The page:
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Sierra Leone News: Government must pay attention to child labour

Thousands of children work, outside school, on a daily basis. Statistics show that an overwhelming 71.6% of children between the ages of 5-14 years are working, either in a paid or unpaid labour. Children can be found on the street selling water, groundnuts, cucumbers, butterscotch, etc.
According to 14-year old, Aminata Sesay, who normally walks around Freetown with her blind father Pa Lamin Turay, “This is the only means of survival for us. I am aware that I should be in school instead of moving around with my dad, but what will we eat at the end of the day.”
Government policies continue to prohibit girls who were pregnant from attending regular public schools or taking secondary and post-secondary school entrance exams, making them more vulnerable to the worst forms of child labour. Boys and girls who lead disabled adults around the city as beggars is a prime example of how children are exploited for work. The Child Rights Act of 2007 gives enormous protection to children. But, implementation of the Child Rights Act has been minimal.
The International Confederation of Free Trade Unions (ICFTU) report released in Geneva on core labour standards in Sierra Leone shows serious violations, particularly concerning child labour and forced labour. According to a global trade unionist, “Child labour in Sierra Leone is rampant and law enforcement is weak.” Several thousand children were found to be working in diamond mining, mainly boys.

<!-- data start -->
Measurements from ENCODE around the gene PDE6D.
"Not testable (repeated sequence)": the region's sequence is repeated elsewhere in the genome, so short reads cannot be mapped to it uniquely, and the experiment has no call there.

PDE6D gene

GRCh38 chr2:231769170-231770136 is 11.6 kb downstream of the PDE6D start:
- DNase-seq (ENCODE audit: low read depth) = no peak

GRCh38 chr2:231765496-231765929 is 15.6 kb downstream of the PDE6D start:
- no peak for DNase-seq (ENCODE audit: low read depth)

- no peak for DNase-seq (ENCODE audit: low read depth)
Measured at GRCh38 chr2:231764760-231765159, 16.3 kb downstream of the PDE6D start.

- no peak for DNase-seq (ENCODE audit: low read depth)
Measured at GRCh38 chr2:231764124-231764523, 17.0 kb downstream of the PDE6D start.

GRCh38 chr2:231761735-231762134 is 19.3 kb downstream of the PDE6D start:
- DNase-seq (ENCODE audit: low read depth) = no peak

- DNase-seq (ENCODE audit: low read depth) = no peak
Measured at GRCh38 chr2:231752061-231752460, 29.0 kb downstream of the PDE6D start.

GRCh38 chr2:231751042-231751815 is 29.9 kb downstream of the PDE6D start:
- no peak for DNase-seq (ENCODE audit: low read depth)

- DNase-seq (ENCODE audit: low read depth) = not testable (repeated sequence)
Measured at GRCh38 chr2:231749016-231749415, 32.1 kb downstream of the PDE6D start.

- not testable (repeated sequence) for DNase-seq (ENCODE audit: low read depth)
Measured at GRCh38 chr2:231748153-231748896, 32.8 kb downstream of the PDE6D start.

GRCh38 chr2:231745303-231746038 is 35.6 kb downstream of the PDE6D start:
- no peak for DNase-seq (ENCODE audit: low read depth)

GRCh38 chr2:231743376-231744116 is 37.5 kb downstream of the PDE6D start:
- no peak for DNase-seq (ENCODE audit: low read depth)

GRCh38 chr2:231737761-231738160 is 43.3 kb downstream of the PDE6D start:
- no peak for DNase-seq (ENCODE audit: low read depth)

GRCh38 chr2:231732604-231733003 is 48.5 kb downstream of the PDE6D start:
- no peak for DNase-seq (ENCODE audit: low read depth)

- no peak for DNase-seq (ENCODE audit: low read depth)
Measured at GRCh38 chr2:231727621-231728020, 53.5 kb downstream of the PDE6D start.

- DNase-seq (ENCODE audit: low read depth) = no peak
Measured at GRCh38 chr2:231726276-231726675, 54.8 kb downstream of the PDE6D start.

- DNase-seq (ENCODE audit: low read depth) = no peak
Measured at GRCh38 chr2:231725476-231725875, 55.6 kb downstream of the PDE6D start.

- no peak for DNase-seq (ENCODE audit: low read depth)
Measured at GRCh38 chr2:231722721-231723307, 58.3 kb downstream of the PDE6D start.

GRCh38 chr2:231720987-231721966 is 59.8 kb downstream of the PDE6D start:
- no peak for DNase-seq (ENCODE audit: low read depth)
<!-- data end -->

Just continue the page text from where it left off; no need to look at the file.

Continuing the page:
Some of the most common form of child labour includes, but not limited to child prostitution, mining, domestic work and begging. Sierra Leone has signed but not ratified the international convention on the worst forms of child labour or the Convention on Minimum Age.
On Monday 20 August 2018, President Julius Maada Bio launched the free quality education programme, reducing some financial burden on parents. Hopefully, this will encourage parents to send their children to school instead of forcing them into labour activities.
Pa Lamin Turay said, “Aminata is my only child and she is the only one that is willing to help me out in order for us to survive. I pay my rent and look after my family out of what I get from begging and Aminata is playing a major role for us to survive. I will eventually die, if she moves away from me.”
According to the Executive Director of the Legal Aid Board, they will be engaging in a nationwide campaign with regards to early marriage, child labour and a host of other activities affecting children.
15-year old, Abdulai Thoronka, normally assists his mother to mine stone in Dworzark. He spends four hours every day to grind and break granite stone used to build houses by construction companies. He said, “I get tired after such work and as a result of that I will not read my notes.”
A social worker, Alex Koroma, said, “We are doing everything possible to ensure that children are well protected.”
By Mohamed J. Bah
Thursday August 23, 2018.

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